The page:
Jonathan Livengood is an Associate Professor of Philosophy, who works primarily in the philosophy of science, metaphysics, epistemology, and experimental philosophy. Most of his research is motivated in some way by an interest in scientific method—an interest he’s had since he first read C.S. Peirce’s Illustrations of the Logic of Science as an undergraduate.
He is author (with Justin Sytsma) of the book The Theory and Practice of Experimental Philosophy, which discusses some theoretical motivations for doing experimental work in philosophy, as opposed to relying on intuition or armchair speculation, and also explains how to do experimental work that one might use to answer some philosophical questions.
Jonathan works on a cluster of problems that fall under the umbrella of causal reasoning. Some examples include the psychology of causal inference and causal perception, the semantics of causal attributions, normative questions about causal and inductive inferences from data, and the role and legitimacy of causation in the sciences. Recently, he has been working on building a computational model of causal perception (i.e., our ability to perceive relations of cause and effect in some physical systems, such as collisions between billiard balls).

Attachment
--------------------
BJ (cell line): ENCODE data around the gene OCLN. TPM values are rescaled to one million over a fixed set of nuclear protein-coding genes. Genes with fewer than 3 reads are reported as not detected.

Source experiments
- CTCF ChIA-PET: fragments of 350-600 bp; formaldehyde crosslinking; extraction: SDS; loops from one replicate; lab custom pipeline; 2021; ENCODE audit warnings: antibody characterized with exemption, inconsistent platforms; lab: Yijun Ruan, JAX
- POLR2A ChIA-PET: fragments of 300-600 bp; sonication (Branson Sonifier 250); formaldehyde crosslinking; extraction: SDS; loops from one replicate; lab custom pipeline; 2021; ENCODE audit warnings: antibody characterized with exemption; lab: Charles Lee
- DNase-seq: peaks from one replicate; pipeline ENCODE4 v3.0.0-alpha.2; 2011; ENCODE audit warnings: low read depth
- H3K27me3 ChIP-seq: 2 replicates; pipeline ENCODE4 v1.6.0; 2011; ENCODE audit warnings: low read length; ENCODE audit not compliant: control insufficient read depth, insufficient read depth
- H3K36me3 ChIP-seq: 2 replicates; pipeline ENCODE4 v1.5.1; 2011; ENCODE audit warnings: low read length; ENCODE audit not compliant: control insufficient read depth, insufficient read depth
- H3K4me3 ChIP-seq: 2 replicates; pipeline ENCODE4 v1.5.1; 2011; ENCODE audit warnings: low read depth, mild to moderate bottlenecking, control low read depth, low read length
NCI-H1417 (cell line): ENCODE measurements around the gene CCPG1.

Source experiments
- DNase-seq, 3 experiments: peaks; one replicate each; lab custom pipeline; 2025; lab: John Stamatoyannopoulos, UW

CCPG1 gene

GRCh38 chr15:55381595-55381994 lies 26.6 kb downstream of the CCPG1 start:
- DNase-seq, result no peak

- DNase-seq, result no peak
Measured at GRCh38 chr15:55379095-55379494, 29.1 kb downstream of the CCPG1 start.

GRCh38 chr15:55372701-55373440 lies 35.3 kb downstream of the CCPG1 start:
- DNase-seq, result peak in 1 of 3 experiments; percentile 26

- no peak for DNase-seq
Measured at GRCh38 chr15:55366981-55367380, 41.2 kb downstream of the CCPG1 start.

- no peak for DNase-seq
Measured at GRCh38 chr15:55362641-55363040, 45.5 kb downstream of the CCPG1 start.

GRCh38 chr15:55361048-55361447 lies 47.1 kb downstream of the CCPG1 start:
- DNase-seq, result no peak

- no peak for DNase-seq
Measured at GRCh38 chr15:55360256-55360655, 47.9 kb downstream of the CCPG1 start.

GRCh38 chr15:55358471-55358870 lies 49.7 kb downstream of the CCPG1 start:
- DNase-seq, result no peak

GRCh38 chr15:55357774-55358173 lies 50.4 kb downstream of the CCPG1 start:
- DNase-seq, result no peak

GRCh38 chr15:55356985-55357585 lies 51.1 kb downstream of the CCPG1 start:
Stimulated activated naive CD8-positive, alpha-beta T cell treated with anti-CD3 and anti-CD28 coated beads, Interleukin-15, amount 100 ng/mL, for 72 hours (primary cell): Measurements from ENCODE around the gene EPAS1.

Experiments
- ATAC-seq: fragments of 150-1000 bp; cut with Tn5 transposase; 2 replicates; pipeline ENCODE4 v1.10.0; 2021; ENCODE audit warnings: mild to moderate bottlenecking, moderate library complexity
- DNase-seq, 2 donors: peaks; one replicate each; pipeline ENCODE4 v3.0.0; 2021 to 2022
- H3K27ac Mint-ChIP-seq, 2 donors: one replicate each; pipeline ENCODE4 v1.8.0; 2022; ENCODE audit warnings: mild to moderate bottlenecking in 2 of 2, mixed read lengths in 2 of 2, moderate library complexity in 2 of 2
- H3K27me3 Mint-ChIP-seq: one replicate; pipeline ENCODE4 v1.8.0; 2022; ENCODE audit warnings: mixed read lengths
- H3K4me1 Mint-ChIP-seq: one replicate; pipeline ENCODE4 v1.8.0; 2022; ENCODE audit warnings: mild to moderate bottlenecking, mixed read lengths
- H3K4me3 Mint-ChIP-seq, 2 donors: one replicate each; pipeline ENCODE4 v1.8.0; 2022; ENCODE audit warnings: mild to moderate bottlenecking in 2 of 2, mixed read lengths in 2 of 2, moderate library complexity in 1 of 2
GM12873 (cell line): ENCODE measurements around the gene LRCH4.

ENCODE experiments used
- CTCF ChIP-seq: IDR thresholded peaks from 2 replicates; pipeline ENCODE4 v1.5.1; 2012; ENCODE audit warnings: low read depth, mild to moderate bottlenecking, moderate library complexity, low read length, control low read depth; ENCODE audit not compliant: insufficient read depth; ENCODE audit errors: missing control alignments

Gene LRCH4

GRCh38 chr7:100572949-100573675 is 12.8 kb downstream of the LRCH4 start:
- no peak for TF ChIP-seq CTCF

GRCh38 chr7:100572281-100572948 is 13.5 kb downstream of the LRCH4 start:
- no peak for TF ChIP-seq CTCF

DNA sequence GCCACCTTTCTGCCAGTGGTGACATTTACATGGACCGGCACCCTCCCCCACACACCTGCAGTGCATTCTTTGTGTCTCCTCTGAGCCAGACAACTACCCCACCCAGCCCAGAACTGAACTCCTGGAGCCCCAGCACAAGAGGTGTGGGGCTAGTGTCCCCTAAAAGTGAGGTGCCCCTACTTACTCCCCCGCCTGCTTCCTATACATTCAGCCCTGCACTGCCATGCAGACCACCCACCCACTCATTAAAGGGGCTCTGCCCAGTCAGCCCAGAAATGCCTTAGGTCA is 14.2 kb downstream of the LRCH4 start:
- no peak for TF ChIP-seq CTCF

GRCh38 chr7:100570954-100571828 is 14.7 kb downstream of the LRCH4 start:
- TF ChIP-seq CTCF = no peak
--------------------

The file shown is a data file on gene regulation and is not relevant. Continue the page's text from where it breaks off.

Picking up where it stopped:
In addition, Jonathan has interests in the aim and structure of science, in the normativity of logic, and in the problem of induction.